by clicking the arrows at the side of the page, or by using the toolbar.
by clicking anywhere on the page.
by dragging the page around when zoomed in.
by clicking anywhere on the page when zoomed in.
web sites or send emails by clicking on hyperlinks.
Email this page to a friend
Search this issue
Index - jump to page or section
Archive - view past issues
Click here to view past issues
Campus News : March 2011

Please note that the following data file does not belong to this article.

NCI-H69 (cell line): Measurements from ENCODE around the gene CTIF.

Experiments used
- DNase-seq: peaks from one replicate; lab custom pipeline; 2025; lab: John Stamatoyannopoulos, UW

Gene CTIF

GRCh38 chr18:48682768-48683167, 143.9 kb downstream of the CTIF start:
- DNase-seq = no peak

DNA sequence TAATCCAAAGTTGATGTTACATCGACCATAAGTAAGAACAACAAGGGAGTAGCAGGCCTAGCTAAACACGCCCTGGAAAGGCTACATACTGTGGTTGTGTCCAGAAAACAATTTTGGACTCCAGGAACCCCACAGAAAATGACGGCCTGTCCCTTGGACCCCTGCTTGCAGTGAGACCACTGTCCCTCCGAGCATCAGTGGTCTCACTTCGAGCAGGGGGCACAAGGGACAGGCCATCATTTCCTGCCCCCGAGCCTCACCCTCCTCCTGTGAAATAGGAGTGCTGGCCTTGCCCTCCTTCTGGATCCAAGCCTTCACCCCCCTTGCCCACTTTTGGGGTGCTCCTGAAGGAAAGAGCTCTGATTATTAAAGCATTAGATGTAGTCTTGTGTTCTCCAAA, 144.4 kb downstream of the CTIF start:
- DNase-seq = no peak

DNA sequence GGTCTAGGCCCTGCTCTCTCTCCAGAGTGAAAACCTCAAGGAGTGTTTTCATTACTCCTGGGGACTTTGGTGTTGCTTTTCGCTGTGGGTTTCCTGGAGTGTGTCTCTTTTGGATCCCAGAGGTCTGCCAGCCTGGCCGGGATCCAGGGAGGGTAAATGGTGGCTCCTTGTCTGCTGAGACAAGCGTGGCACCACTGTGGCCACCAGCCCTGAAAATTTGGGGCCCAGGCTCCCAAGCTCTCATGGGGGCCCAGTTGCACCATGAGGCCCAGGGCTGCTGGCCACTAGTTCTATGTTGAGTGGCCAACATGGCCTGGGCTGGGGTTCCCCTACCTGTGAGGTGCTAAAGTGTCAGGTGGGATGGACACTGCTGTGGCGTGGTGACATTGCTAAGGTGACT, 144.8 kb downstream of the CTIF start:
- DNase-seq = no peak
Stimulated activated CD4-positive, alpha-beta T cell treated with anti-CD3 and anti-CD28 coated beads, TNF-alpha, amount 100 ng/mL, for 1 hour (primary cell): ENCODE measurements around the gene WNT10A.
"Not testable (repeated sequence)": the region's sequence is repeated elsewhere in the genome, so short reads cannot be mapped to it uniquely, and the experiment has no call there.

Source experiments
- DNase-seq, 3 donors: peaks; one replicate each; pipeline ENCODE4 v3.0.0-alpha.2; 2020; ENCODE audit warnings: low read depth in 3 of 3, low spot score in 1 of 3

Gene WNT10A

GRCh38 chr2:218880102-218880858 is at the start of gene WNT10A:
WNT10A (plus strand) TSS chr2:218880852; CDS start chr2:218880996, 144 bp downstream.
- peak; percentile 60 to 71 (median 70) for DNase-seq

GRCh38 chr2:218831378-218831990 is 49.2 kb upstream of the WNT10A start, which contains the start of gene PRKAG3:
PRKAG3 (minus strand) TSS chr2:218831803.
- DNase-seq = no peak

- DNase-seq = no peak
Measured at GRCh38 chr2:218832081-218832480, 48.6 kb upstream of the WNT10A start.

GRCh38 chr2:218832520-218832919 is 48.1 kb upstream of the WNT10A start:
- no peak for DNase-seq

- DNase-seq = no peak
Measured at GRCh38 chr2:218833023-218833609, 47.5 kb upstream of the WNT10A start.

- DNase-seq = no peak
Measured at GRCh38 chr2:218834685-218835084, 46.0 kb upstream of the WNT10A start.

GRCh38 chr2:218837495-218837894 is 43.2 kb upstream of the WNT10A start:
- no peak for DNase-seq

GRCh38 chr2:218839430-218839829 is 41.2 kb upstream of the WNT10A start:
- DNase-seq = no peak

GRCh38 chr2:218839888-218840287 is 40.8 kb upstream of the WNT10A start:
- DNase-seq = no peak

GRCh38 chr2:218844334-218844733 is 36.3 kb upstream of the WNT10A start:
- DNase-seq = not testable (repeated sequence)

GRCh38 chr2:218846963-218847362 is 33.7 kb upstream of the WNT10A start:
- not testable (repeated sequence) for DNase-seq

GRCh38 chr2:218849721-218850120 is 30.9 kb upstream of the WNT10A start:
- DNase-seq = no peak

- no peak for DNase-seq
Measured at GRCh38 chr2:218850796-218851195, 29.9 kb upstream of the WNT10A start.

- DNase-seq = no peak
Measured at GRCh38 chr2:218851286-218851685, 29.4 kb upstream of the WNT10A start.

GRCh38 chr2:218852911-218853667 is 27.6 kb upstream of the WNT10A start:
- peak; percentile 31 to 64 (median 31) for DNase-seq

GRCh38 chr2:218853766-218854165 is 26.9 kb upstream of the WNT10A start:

10 Campus News March 2011 University of Wollongong www.uow.edu.au IN MEMORIAM More than 500 people including many of the University of Wollongong's past and present staff gathered in the University Hall on 3 February for the funeral of one of the UOW's most celebrated scientists and popular personalities, Emeritus Professor Leon Kane-Maguire who died on 27 January. Mourners included five Vice-Chancellors past and present -- UOW Vice-Chancellor Professor Gerard Sutton and his predecessor Professor Ken McKinnon, and former UOW academics who became Vice-Chancellors at other institutions - Australian National University Vice- Chancellor Ian Chubb, former Charles Darwin University Vice-Chancellor Professor Helen Garnett and University of Southern Queensland Vice-Chancellor Professor Bill Lovegrove, who delivered one of the tributes. Australian Research Council CEO Professor Margaret Sheil, who worked closely with Leon in her time at UOW, also attended. Other tributes were delivered by Leon's twin brother Noel, a professor at Furman University in North Carolina, Leon's son Andrew, his colleague at the Intelligent Polymer Research Institute and close friend Professor Gordon Wallace and Air Commodore (retired) Mark Lax. The tributes touched on Leon's brilliant academic career, his skill as a mentor for younger scientists, his devotion Amanof many talents Leon Kane-Maguire 1942 -- 2011 to his family, his deep interest in military aviation history -- and his ever-present sense of humour and zest for life. Along with his academic publications, Leon wrote four books about aspects of RAAF history, including a history of the squadron his father belonged to when he was killed flying a mission over Western Europe in World War II. In 2010 he won an RAAF award for his book Lost Without Trace about Squadron Leader Wilbur Wackett. Leon was one of Australia's leading research scientists in the field of conducting organic polymers and their stereochemical and photo-physical properties. His passion for science and pioneering work in nanomaterials helped build UOW's reputation as a leading research university. Leon joined UOW in 1983 as a Professor of Chemistry. He served as head of the Department of Chemistry for over 10 years and subsequently became Director of the Institute for Molecular Recognition. He is also widely credited with playing a leading role in helping secure the funding to establish the Intelligent Polymer Research Institute (IPRI), where he worked for the past 15 years. He worked principally on electromaterials and biopolymers and mapped their applications for industry and medicine. Leon retired in November 2010 and had an emeritus professorship conferred at the December graduation. His citation said: "His success in obtaining research funding through the Australian Research Council has helped the Institute to open up prospects for nerve cell regeneration for the Bionic Ear and the repair of spinal cord damage". The citation concluded: "Leon Kane-Maguire has played a vital role in realising our vision to be an international research university. In a special way, he has helped to create UOW's special collegial and enterprising culture. Above all, Leon has shown his students and colleagues the importance of enjoying their roles in university life and celebrating their success." Our deepest condolences to Leon's wife Barbara, children Andrew, John and Nicky and their families. NH FOOTNOTE: The Sydney Morning Herald on 18 February published an obituary of Professor Kane- Maguire prepared by UOW Media Manager Bernie Goldie and Andrew Kane-Maguire. Professor Leon Kane-Maguire on the day he was made an Emeritus Professor of the University of Wollongong in December last year. The University of Wollongong Press has published a collection of essays by former UOW lecturer Dorothy Jones, who is acknowledged as one of Australia's finest literary scholars. UOW Vice-Chancellor Professor Gerard Sutton launched A Kingdom and a Place of Exile: Critical Essays on Postcolonial Women's Writing by Ms Jones, who is an Honorary Senior Fellow in English Studies in UOW's Faculty of Arts. Ms Jones lectured in English Literature at UOW from 1971 until her retirement 25 years later and her pioneering work on women writers has influenced scholars around the world. One of those scholars, the University of Melbourne's Robert Wallace Chair of English Professor Deirdre Coleman, spoke at the book launch. Professor Coleman, who worked with Ms Jones at UOW in the early 1990s, said she was inspired by Ms Jones' work and regards her as "one of Australia's finest literary critics". A Kingdom and a Place of Exile is a collection of essays concentrating on writers from countries such as Australia, New Zealand, India, Canada and the Caribbean. The book has been published by the University of Wollongong Press in association with Halstead Press, and is available at the UniCentre bookshop. Faculty of Arts Research Fellow Dr Melissa Boyde, who edited the book, said: "Themes throughout the essays include the textile arts and how they are intricately woven into the fabric of culture, the gardens women write about and the part food plays in people's lives." Through her research and teaching, Ms Jones has fostered a love of contemporary writing among generations of literature students in the Illawarra and beyond. Approaching age 77 she hasn't lost her enthusiasm for inspiring young people -- working as a volunteer homework tutor for an Illawarra refugee support group. BG Dorothy Jones signs a copy of her book at its launch in February. Book celebrates women writers